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This 16 page Study Guide was uploaded by Dani on Monday April 13, 2015. The Study Guide belongs to 408 at Pennsylvania State University taught by Sheriff in Spring2015. Since its upload, it has received 127 views. For similar materials see Mammalogy in Wildlife and Fisheries Science at Pennsylvania State University.
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Date Created: 04/13/15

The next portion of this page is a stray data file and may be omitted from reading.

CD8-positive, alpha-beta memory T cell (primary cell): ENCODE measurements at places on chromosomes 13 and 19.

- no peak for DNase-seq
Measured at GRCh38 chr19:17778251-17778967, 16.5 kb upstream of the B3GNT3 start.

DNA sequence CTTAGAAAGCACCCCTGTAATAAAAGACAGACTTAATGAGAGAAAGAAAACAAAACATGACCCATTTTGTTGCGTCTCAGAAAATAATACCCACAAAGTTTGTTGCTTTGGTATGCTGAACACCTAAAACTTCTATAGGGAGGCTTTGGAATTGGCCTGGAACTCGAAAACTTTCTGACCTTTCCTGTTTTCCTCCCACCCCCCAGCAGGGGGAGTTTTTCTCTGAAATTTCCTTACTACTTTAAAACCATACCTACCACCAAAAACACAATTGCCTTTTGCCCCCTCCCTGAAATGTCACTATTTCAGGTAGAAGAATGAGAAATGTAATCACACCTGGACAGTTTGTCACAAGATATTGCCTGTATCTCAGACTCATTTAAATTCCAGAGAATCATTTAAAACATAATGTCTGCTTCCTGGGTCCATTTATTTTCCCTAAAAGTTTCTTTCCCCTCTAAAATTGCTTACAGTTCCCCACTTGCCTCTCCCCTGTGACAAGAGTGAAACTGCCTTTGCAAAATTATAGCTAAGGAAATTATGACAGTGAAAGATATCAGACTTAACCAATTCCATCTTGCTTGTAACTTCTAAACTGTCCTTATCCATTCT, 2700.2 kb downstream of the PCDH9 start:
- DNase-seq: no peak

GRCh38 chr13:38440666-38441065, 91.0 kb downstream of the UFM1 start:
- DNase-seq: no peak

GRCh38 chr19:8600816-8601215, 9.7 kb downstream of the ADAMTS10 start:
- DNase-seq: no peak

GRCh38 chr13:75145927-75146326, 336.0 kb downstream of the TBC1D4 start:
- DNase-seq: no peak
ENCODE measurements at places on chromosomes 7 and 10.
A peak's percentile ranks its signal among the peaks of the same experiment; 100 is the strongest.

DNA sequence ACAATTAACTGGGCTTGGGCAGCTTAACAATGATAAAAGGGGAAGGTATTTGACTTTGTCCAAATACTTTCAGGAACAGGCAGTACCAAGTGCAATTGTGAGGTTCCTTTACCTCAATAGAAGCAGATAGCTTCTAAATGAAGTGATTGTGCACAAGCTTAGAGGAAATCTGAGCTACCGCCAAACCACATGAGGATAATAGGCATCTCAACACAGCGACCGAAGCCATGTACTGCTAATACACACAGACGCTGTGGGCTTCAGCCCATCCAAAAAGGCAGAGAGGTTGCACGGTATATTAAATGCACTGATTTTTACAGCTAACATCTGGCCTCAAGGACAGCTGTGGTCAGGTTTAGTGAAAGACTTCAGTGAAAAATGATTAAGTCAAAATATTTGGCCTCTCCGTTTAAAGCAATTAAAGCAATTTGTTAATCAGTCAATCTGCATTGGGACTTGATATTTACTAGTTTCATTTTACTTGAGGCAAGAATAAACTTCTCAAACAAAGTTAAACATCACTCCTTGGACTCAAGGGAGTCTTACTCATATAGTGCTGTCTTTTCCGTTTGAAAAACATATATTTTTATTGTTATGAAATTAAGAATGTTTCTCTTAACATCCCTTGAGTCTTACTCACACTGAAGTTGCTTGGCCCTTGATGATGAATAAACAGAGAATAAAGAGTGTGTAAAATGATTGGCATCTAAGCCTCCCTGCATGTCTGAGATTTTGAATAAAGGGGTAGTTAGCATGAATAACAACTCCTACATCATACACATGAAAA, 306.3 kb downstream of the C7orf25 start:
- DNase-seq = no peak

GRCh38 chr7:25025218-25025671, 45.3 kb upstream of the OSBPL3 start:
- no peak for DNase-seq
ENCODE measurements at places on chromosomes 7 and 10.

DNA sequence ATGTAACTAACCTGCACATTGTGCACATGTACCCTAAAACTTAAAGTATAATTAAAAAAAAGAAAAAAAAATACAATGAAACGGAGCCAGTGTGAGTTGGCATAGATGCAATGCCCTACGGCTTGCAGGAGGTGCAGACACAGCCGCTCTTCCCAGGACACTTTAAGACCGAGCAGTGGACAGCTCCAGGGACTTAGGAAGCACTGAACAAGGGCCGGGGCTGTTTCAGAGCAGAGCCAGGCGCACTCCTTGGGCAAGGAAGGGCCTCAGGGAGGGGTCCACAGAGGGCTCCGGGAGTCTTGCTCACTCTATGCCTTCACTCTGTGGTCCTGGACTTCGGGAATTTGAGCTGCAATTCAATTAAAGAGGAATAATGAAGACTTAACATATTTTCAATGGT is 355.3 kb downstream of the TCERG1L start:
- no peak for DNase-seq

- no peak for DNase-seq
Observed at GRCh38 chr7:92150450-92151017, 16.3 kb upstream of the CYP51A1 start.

31615 Movementlocomotion o Terrestrial o Ambulatory walking I Primitive condition I Unmodified metacarpals and metatarsals I Pectoral and pelvic limbs equal in length I Feet are plantigrade entire foot on ground 0 Cursorial running I Length of limbs increases 0 Faster animals have longer limbs than slower closely related species 0 Distal portions lengthens and is slender o Proximal portions of limbs shortens and are heavily muscular I Loss or reduction of clavicle o Longer stride o Allows scapula to pivot with limb o Brings limbs directly under body I Increased flexibility of spine I Digitigrade only footpads on ground I Unguligrade only nails touch ground horses 0 Saltatorial leaping or hopping I Hindlimbs provide much of the power of movement I Spine greatly reduced I Two types 0 Spring motion 0 Quadrupeds rabbits 0 Ricochet motion 0 Bipedal o Greatly elongated and muscular Hindlimbs 0 Reduced forelimbs 0 Long tufted tails to provide counterbalance and support when resting 0 Usually on soft ground 0 Graviportal limb structure I Limb is essentially columnar I Each element situated directly below previous I Phalanges radiate in a series of arches I Bottom of pad is thick and fleshy I Supports massive body weight elephant o Fossorial o Locomotion underground by DIGGING I Adaptations 0 Reduction of external body projections 0 Development of valvular body openings 0 Reduction in vision o Specialized incisors o Semifossorial burrow into ground but spend considerable amount of time on surface I Dig own burrows for denning to escape predation and to escape environment I Very vigilant o Welldeveloped senses 0 Eyes 0 Fossorial I Very compact body I 1 of 2 specialized digging adaptations 0 Large and powerful muscles 0 Considerations I Thermoregulation I Anoxia and high levels of C02 I Social behavior how do you find a mate when you live in a tunnel by yourself 0 Arboreal o 4 ways to move through trees I Scansorial o Scampering climbing style 0 Sharp claws o No special adaptations I Arboreal o Clinging climbing swinging o Prehensile tail 0 Opposable digits I Brachiating o Swinging with arms and hands 0 VERY similar to arboreal o DOES NOT USE TAIL o Olecranon process of the ulna is greatly reduced 0 Elbow reduced allows for elongation of arm straighten arm 0 Pollex greatly reduced fingers greatly elongated Sloth o Inverted quadrupedal movement 0 Hang by all four limbs o Rely on strongly curved claws 0 Aerial o Gliding evolved numerous times independently but ALWAYS from an arboreal species I Extension of patagium a thin membrane of skin between extremities o Fore and Hindlimbs 0 Neck to forelimbs 0 True flight only evolved in Chiroptera I Wing made up of naked patagium I Extended between greatly elongated digits body hindlimbs and tail I Morphological adaptations o Elongated distal portions of the arm o Greatly elongated metacarpals and phalanges o Keeled sternum 0 Development of calcar on ankle o Spur to support uropatagium o All bones slender and light 0 Aquatic o Semiaquatic I General fusiform body shape short thick neck I Adaptations o Forelimbs modified into flippers o Hindlimbs modified into backwards flippers 0 Can be rotated forward for terrestrial movement 0 Propulsion by 0 Lateral undulations of posterior body in seals 0 Use of large forelimbs in case of walruses and sea lions 0 Fully aquatic I Adaptations 0 Lack pinnae o Fusiform body tapered from thick neck to tip of tail 0 Tail extended laterally and dorsoventrally flattened o Flukes tail 0 Undulating body movement 0 Pectoral appendages fins used for steering and stabilization o Flukes and dorsal fins have no bones 32315 Habitat use dispersal and migration 0 Global habitat patterns 0 The world is heterogeneous I Solar radiation life blood of the planet decreases from equator to poles I Convection cells create heterogeneous moisture o Pockets of air I Topographic features affect precipitation I Topographic features affect heat 0 South facing slope in NA will receive much greater solar radiation 0 As we increase in elevation temperature declines 1C every 150m 0 Result in biomes I Deserts I Tropical forests I Temperate forests I Chapparel O O I Savanna I Temperate grasslands I Coniferous forests I Tundra Within each biome is an ecotone shift in environmental characteristics Successional stages also create heterogeneity in habitats I Primary succession I Secondary succession 0 Pioneer species I Climax community 0 Climax species 0 Home ranges and territoriality O O O No two species can have completely overlapping niches I Competitive Exclusion PrincipleGause s Law World is heterogeneous BUT not equal Ideal free distribution I Animal should attempt to occupy the best habitat I But the best habitat will be in short supply in high density I At high density high quality habitats may be lower in value than medium or low quality habitat Ideal despotic distribution I Animals are territorial I Can t occupy any territory you want I Best habitat occupied by dominant quotbestquot individuals 0 Subordinates occupy marginal habitats I Possible that density of marginal habitats will be greater I Possible that territories in marginal habitats will be larger Home range I An area that is traversed by an individual during its normal routine Includes areas for food gathering Shelters 0 Areas for mating o Rearing young I NOT defended and may overlap with other individuals of the species Territory I A home range that is highly defended 0 May be part of a home range HOME RANGE VERSUS TERRITORY I Home range 0 Wide variety 0 More resources 0 Less competition I Territory 0 Resources protected 0 Increased competition I DEPENDENT ON RESOURCE AVAILABILITY o If highly available home range 0 Dispersal 0 Provides connections between populations 0 VERY common in mammals 0 Male biased I Females provide most paternal care 0 Benefit from knowledge of local resources 0 Benefit from presence of kin I Male reproductive success is linked to maximizing the number of females impregnated VERY costly energetically and survival Two categories of dispersal I Natal I Breeding 0 Natal dispersal I Aggressive encounters can occur between mother and offspring I VERY COSTLY huge loss of life 0 Breeding dispersal I Occurs when males disperse from their home range or territory to seek new mates I Males may or may not return to original home I NOT a good strategy if all females in an area become estrus synchronously 0 Why disperse I Reduce competition 0 For mates 0 For food 0 For territory I Inbreeding depression avoidance 0 Large decreases in fitness if mate with related individuals 0 Evolution would select against those individuals that breed with kin 0 Reduce the possibility of mating with related kin I Innate dispersal o Predisposition to disperse 0 Do not need to be chased away 0 Proximate versus Ultimate I Proximate what directly caused dispersal o Maternal aggression o Malemale fighting I Ultimate what is evolutionarily driving dispersal o Inbreeding depression 0 Competition for resources 0 Migration 000 Long distance movement Cyclical or return movement Very costly both energetically and for survival Evolved to I Exploit food resources I Breed increase food resources decrease predation I Avoid adverse conditions winter or dry season 0 Not uncommon in mammals 0 Requirements I Innate information about circannual timing I Physiological adaptations supporting energy storage and use I Behavioral adaptations I Navigational cues 0 Problems with migration I Climateinduced changes to environment 0 Mismatch in timing between vegetation greenup and arrival o Decrease food quality and availability at critical time of breedingsupporting young 32515 Ungulates o Specialized cursorial adaptations o Galloping and breathing are synchronized I Movement of their intestines and liver against the diaphragm help to ventilate the lungs I Air is shunted from one side of the lungs to the other 0 Pneumatic stabilization o Helps to stabilize the shoulder and chest on alternating sides of the forelimb that hits the ground 0 Nuchal ligament 0 Heavy band of elastin o Helps support the head so muscles are relieved o Springing ligament o Attaches to canon bone and phalanges o Perissodactyls versus artiodactyls o Perissodactyls I 16 species I Mesaxonic 0 Axis of symmetry of foot passes through large third digit I Teeth o Molariform cheek teeth 0 Hypsodont and Lophodont grazers o Brachyodont tapirs I Stomach 0 Large caecum o Hindgut fermenters o lntestinalfermentation 0 Fast digestion Family Equidae 0 Only the third digit is functional 0 No native species in America 0 ZEBRAS 0 Native to central and south Africa 0 Undergo large migrations o Striped coat I Camouflage or disruptive coloration I Individual recognition 0 Polygamous animals 0 Herd consists of many 39family groups 0 Communication through behavior and vocalizations Family Rhinocerotidae 0 Tropical and subtropical Africa and southeastern Asia 0 Graviport limbs o Nasal bones are thickened and enlarged o Horns LACK bony core 0 Territorial buy may live in family groups or solitary o Sumatran rhino have vocalizations similar to humpback whale 0 Currently all species of rhinos are endangered o Territory destruction poaching Kselected o Artiodactyls 220 species Paraxonic 0 Axis of symmetry passes through line of 3rel and 4th digit Teeth 0 Still retain some premolar form 0 Selenodont and Bunodont Stomach o Ruminants o Foregut fermentation o Microbial fermentation 0 Slow digestion Family Camilidae 0 Only fully digitigrade ungulate o HAVE CANINES 0 Have nucleated RBCs Family Suidae o Omnivorous 0 Big and heavy up to 275kg 0 Thick skin with sparse hair o 4 toed feet BUT still unguligrade 0 Teeth grow straight up 0 Evergrowing I Family Tayassuidae o Peccaries 0 Restricted to new world 0 Canines are sharp and long but NEVER pointed upwards o Habitats include deserts through to tropical forests 0 Highly social 0 Omnivorous 0 Very rapid and agile runners o Suborder Ruminantia OOO Strictly herbivorous Highly cursorial 34 stomachs Specialized dentition I Loss or great reduction in upper incisors I Incisiform lower canids I Loss of upper canids Most families have antlers or horns Twotoed foot Family Tragulidae Chevrotains I 2346 kg I Never has antlers I Upper canines are tusklike I Nocturnal and inhabit areas of thick underbrush Family Antilocapridae pronghorns I Horned and sheds sheath annually I Orbits are unusually far back in the head 0 See predators and eat at the same time I Vestigial digits are gone I The fastest long distance runners 0 Reach 85 kmh 0 Can maintain speed for 10 km 0 02 demand up to 3 times that of normal mammal o Enlarged trachea and bronchi 0 Greater lung surface area 0 Higher concentrations of hemoglobin 0 Greater densities of capillaries and mitochondria 33015 0 Family Giraffidae Giraffe 0 Short skinfur covered horns 0 Females have horns o Acacia are the main food 0 Have tongue that is 20 inches in length 0 Cervical and thoracic vertebrae are shifted to reposition the base of the neck further back on the torso 0 Can reach speeds of 60 kmh Okapia johnstoni 0 Hair covered horns projecting backwards 0 Females lack horns o Solitary only coming together for mating 0 Long tongues used for foraging 0 Live in dense forests in lturi Rainforest in Democratic Republic of Congo 0 Family Cervidae Have antlers one exception 0 Grow from pedicles supported on frontals 0 Can be palmate spoonlike or bifurcated longer pointed tines 0 Growth under control of pituitary hormones Reduced or absent upper canines same exception Hollow hair 0 Provide exceptional insulation Always 4toed o The lateral ones are vestigial and reduced Hydropotes inermis o No antlers 0 Large upper canines as tusks to fight for mating Caribou only group where females have antlers 0 Family Moschidae Large back legs reduced front legs 0 Extremely agile o Climb trees Highly valued for musk glands 0 Family Bovidae Have horns that are NEVER shed 0 Used for mating display competition predator defense 0 Weight determines whether females have horns or not 0 lt25kg lack horns o gt40kg have horns generally Very important commercially Domestication began 800010000ya Originated in Africa Came to NA via Beringia Land Bridge 0 Acted as a filter bridge 0 Family Hippopotamidae I Potentially closely related to cetaceans I 2 genera Hippopotamus Hexaprotodon pygmy hippo I Hippopotamus Order Cetacea LARGE 5103200 kg Make sunscreen Specialized skull 0 Elevated orbits o Tusklike canines and incisors Foot posture is semidigitigrade Gregarious Spend much time in water 0 Mating o Birthing o Rearing and suckling Ecosystem engineers Can produce a wide range of sounds that can be heard above and below the water 4115 0 Adaptations to life in water 0 Fusiform body shape I Nearly hairless I Blubber insulation I Lacks sebaceous glands I Single pair of mammaries Lie flat along abdomen with teats enclosed in slits Ejects milk into the mouth of offspring o Offspring lack lips and the ability to suckle I Testes remain abdominal I Penis is retractable o Skeletal adaptations I Collapsible ribs I Compressed cervical vertebrae I Clavicle absent I Long digits Extra phalanges per digit Flukes flattened tail I Vestigial hindlimbs I Tympanic and periotic bones 0 Skull adaptations I External nares o Blow hole I Elongated premaxilla and maxilla I Reduced frontal o Adaptations to life in water I Must remain active during long periods of apnea o 2 layers of capillaries in lungs for gas exchange 0 12 02 used from inhaled air 0 Twice as many RBCs o 29x as much myoglobin in muscles 0 Heartrate drops to half of surface rate during deep dives o Brachycardia 0 Blood shunted away from muscles to brain 0 High tolerance of lactic acid and C02 0 Built up during anaerobic respiration I Blow hole separate from other passages I Swimming 0 Produced by tail flukes 0 Powered by muscles in the tailstock 0 Fat and ligaments build up 0 Produced dorsal ventral spring 0 Energy savings through the use dorsal and ventral springs o Suborder Mysticeti 0 Family Balaenidae I Large robust whales 0 Bull etc I Huge head and tongue I gt350 LONG baleen plates I N0 furrows on throat or chest I Rostrum is arched to accommodate baleen I Feed by swimming through water with mouth open 0 Family Balaenopteridae I Small and large 0 Minka whale 0 Blue 0 Hump back I Baleen plates are SHORT I Long furrows on throat and chest I Narrow rostrum I Feed by lunge feeding 0 Open mouth and speed ahead then close mouth 0 Attempt to trap prey on surface of water 0 Family Eschrichtiidae gray whale No dorsal fin Small head with arched rostrum Short baleen plates 2 long furrows on throat Dive down to bottom of ocean turn sideways rub nose into substrate and eat benthic animals 0 Suborder Odontoceti Toothed whales porpoises dolphins O O O O O Characterized by their ability to echolocate Sperm whales produce loudest biological sound at 160 decibels Used to echolocate objects prey THEY HAVE A MELON structure in head MAY be used to stun or kill prey 0 Large squid and sharks in sperm whale gut bore no teeth marks 0 Sperm whales with deformed jaws still able to eat 0 Trained bottlenose dolphins capable of producing signals of an intensity that can kill marine fish and squid Family Delphinidae dolphin Melon well developed Most are 39beaked but many lack beaks such as killer whale and pacific whitesided Rapid swimmers Gregarious very social Excellent hunters in packs often Orcinus orca 0 Feed on fish seals sea lions gray whales 0 Three subgroups of killer whales N0 OVERLAP BETWEEN SUBGROUPS o Transients I Migratory I Feed on mammals I Wide ranging in small less permanent groups I Little vocalization 0 Residents I Nonmigratory I Feed primarily on fish I Found in coastal waters have home range I Live in pods I High vocalization o Offshore I Little known Family Phocoenidae Porpoises Small Low or absent dorsal fin Short jaws with little to no beak Eat fish squid crustaceans Family Physeteridae sperm whales Head accounts for 13 of body length Rostrum is trunucated Extremely important commercially Spermaceti Organ 0 Oil filled 0 Used to make candles soaps lubricating oils etc Junk 0 Second oil filled organ 0 Oil is more dense and organ is separated by connective tissues baffles 0 Less prized Exceptional divers o Dives often exceed 1000 m o Dives for foraging o No light 0 Rely on echolocation 0 Hunt squids deepwater squid sharks skates etc Assemble in large groups 0 Family Platanistidae long snouted river dolphins Small populations Long beak high forehead Small eyes Good at echolocation 0 Family lniidae other river dolphins Amazon Chinese La plata river dolphin 0 Family Monodontidae narwhal and beluga Rely on polynyas open water when other water is frozen in winter 0 Major cause of death is suffocation during winter Gregarious Incredibly vocal 4815 0 Effective communication cycle 0 Message 9 encoded 9 send 9 decode 9 interpret 9 feedback 0 Communication 0 Visual signals Made up from facial expressions body posture and anatomical structures Can be communicated to a single individual or to a group Can be intraspecific or interspecific Facial expressions and body posture are fleeting and flexible O Morphological signals are more permanent 0 Le baboons going into estrus Limited in range and poor at night or underwater light is poor Often facial or body markings accentuate the visual display Olfactory signals The process whereby a chemical signal is generated by a presumptive sender and transmitted to a presumptive receiver who by means of adequate receptors can identify integrate and respond to the signal Types 0 Pheromones chemical transmitted by a conspecific o Allomone chemical signal to and from a different species the response being adaptive to the emitter o Kairomones chemical signal to and from a different species the response being adaptive to the responder o Synomones chemical signal to and from a different species the response being adaptive to both Advantages 0 Can convey very specific message 0 Can persist for long periods after deposited Disadvantages 0 Can disperse rapidly o Receiver must have acute and specialized sense of smell to detect 0 Can be used by others Scent marking 0 Means of communication 0 Often done by dominant individual 0 Maintain dominance 0 Show of health to distance members outside of group 0 Often associated with the possession of a territory Urine and feces 0 Metabolic waste that can serve as chemical signals 0 Many mammals are highly specific about where they urinate and defecate 0 Usually used to signal territory boundary 0 Can signal health and physical condition Scent glands o Maturation and use of scent glands are controlled by gonadal hormones produced at sexual maturity o Glands can be associated with eyes mouth sex organs anus and skin 0 HUGE range of functions 0 Different glands for different reasons 0 Sex differences in use 0 Male I Malemale competition 0 Female I Attraction of mate I Selfanointing 0 Can be used to increase the scent in aggressive interactions 0 Can be used as defensive signal I Individual recognition 0 Important in nocturnal mammals 0 May be important in colonial or social animals 0 Important for offspring recognition 0 Allowing offspring to feed while excluding nonrelatives I Vomeronasal organ 0 Olfaction plays a strong role in sexual behavior and reproduction in most if not all terrestrial animals 0 Vomeronasal organ plays important role in activating reproductive and copulatory behavior 0 Ungulates and some carnivores make characteristic flehmen behavior which activates the V0 0 Acoustic signals I Important in mammals for o Defensealarm calls 0 Individual recognition 0 Group cohesionterritoriality I Signals can be 0 Simplistic 0 Complex 0 Ultrasonic above our hearing 0 Infrasonic below our hearing I Alarm calls 0 Can differentiate specific predators 0 Use different calls depending on habitat 0 Can use intra or interspecific calls eavesdropping I Groupcohesionterritoriality o Keeps individuals in contact that may not be closevisually in contact 0 Used to announce position in landscape 0 Used to announce territory 0 Used to announce group ID size and strength I Complexity of vocalizations o Mammals have a very wide range of sounds 0 Complex sounds in humpback whales 0 Can have ultrasonic signals 0 Echolocation 0 Evidence that rodents signal in ultrasonic 0 Can have infrasonic 0 Low frequency I Infrasonic sounds 0 African Elephant 0 1224 hertz 0 Can travel in air for up to 6 miles 0 Alarm aggression mating social identity 0 Underground communication I Sealed burrows with little to no air current making visual olfactory and auditory communication difficult I Use combination of low frequency and seismic signals 0 Propagted greater distances and greater intensity Decibels I Nakedmole rat 0 Richest vocal repertoire of any rodent 0 Use a large variety of signals Acoustic Visual Scent OOO Tactile o Tactile signals I Widespread across mammals o Particularly important in social animals 0 Grooming 0 Important prior to copulation I Allogrooming 0 Grooming of one individual by another o In primates I Establish and maintain social contact I Groom of higher social rank I Reduce social tension I Nongrooming 0 Very important precopulatory behavior 0 Touching may be sexually stimulating for females